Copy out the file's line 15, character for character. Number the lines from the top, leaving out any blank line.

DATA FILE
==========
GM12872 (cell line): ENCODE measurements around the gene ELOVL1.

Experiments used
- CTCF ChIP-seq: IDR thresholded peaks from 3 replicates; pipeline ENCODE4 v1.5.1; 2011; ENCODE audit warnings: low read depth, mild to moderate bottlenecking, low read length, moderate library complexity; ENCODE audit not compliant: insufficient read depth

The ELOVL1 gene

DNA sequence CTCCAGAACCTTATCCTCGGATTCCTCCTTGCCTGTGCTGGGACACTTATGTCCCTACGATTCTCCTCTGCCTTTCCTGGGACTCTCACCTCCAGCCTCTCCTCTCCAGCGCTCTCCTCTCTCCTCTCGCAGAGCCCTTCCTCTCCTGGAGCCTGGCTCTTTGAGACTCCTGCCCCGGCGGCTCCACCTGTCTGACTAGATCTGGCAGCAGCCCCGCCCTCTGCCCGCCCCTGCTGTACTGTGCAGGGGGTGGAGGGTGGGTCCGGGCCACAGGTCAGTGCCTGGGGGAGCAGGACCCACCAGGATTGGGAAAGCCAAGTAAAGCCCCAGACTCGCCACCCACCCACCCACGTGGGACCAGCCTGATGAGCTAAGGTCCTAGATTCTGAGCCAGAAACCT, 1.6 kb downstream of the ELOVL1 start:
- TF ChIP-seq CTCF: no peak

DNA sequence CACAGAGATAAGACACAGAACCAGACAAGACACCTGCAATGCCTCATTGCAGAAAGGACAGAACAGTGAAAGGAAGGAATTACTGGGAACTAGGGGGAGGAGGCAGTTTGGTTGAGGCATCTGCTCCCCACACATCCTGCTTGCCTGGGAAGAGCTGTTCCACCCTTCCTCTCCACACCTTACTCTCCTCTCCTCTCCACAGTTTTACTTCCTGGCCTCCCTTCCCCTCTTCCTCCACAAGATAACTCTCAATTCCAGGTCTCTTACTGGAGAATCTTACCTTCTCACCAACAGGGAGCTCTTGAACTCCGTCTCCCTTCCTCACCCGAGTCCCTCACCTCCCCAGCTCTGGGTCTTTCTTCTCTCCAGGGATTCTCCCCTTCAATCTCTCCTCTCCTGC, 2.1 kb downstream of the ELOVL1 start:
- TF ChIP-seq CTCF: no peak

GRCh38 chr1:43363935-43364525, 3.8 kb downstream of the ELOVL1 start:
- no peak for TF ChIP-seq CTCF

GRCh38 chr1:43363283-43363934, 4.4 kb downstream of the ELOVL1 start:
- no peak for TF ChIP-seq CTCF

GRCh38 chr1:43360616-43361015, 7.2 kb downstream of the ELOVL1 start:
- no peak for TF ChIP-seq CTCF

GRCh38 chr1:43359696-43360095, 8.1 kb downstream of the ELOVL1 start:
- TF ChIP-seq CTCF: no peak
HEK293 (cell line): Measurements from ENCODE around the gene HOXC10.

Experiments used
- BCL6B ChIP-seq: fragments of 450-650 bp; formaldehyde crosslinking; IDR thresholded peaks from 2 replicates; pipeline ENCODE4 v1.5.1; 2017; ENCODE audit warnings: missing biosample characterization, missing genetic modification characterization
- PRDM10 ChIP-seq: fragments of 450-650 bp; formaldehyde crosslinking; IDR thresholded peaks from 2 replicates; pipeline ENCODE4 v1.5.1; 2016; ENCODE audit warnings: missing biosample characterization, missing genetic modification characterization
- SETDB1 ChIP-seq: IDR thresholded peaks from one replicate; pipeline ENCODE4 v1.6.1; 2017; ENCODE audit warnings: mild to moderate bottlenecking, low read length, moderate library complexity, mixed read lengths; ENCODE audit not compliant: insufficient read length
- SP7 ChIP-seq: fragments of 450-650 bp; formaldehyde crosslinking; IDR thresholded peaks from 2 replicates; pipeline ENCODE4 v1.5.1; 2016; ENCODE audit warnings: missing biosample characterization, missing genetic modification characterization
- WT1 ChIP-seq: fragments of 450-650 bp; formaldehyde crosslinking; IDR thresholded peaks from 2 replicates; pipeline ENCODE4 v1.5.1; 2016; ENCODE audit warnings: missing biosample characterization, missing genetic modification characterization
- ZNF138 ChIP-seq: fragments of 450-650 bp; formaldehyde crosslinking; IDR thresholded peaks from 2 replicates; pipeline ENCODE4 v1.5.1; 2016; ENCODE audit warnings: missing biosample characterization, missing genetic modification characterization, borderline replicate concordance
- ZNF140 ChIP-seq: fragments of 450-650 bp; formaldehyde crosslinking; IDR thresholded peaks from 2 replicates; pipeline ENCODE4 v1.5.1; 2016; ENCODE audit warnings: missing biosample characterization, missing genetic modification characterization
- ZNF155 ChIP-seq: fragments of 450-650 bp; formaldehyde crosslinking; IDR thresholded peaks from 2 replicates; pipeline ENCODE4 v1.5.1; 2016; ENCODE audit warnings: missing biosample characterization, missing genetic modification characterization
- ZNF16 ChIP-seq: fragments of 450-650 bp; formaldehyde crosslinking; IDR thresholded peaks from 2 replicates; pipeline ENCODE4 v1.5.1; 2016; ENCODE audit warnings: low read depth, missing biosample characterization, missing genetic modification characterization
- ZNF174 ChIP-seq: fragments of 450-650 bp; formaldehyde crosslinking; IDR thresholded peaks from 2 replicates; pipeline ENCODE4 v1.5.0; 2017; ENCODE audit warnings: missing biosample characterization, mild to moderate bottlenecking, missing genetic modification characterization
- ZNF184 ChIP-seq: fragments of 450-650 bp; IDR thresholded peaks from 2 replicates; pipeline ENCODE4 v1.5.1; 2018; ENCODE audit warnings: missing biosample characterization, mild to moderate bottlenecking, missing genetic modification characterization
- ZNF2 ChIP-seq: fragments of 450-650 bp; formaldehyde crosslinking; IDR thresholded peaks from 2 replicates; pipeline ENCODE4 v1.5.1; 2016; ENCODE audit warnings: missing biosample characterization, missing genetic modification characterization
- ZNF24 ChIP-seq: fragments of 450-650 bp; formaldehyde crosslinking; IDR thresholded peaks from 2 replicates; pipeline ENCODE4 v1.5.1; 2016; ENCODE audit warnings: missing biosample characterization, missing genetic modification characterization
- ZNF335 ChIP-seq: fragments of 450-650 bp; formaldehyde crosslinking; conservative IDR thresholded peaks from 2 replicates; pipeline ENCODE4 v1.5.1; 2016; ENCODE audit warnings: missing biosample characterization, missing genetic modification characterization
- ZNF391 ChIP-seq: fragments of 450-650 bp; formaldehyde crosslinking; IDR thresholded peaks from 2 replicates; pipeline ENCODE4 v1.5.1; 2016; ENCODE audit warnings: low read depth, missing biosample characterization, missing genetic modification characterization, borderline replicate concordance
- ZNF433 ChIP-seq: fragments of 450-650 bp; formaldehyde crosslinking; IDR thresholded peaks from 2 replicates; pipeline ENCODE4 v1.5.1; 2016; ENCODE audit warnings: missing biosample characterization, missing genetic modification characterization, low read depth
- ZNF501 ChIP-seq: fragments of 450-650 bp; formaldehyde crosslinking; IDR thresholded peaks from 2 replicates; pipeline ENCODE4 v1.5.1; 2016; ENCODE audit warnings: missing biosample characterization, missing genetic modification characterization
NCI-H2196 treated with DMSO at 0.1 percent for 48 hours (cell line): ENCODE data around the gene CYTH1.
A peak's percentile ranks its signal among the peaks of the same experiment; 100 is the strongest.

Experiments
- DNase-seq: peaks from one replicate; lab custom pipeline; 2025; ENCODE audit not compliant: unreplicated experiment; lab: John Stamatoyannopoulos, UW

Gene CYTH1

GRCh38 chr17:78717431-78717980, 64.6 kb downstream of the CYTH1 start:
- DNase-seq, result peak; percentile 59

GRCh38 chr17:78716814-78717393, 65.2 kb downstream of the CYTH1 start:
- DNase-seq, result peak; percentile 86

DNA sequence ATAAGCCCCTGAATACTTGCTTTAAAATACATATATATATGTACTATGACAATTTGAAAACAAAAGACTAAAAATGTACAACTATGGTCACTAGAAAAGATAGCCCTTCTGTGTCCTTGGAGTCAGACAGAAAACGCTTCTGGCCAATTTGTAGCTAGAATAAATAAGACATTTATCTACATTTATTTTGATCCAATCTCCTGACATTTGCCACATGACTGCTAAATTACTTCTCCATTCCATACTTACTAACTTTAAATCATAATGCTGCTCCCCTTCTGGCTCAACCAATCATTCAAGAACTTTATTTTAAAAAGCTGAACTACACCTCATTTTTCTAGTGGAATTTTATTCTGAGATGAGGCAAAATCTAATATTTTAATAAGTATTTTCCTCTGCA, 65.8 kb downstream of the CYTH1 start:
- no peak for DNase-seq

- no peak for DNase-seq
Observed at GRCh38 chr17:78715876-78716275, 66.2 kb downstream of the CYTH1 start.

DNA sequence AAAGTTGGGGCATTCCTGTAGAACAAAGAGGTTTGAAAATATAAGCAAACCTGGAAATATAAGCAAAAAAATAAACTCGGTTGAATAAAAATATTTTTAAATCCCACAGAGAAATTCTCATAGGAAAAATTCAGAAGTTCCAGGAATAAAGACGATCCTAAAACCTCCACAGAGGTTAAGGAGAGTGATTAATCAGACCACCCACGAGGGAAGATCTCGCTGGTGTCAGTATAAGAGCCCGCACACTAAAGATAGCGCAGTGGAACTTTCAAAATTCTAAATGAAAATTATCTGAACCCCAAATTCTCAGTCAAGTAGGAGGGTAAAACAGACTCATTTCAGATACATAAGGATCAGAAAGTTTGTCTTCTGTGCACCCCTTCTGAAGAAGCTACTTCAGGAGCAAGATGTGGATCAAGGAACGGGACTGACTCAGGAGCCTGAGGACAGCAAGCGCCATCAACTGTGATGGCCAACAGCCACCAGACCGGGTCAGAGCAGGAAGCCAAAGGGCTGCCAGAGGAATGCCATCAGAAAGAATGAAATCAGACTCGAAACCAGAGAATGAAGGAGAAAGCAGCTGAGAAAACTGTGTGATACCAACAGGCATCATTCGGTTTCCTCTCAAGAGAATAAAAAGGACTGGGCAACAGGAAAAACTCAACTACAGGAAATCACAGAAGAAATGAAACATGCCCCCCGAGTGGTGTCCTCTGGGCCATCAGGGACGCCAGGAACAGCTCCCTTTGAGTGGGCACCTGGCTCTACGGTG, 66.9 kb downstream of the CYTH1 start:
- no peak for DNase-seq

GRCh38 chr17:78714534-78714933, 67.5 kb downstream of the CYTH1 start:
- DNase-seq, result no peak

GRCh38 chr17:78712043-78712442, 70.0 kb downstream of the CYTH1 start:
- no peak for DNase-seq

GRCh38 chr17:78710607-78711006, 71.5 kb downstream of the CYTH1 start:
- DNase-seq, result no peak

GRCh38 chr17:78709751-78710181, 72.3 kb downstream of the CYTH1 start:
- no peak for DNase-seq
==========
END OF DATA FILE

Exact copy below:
GRCh38 chr1:43359696-43360095, 8.1 kb downstream of the ELOVL1 start: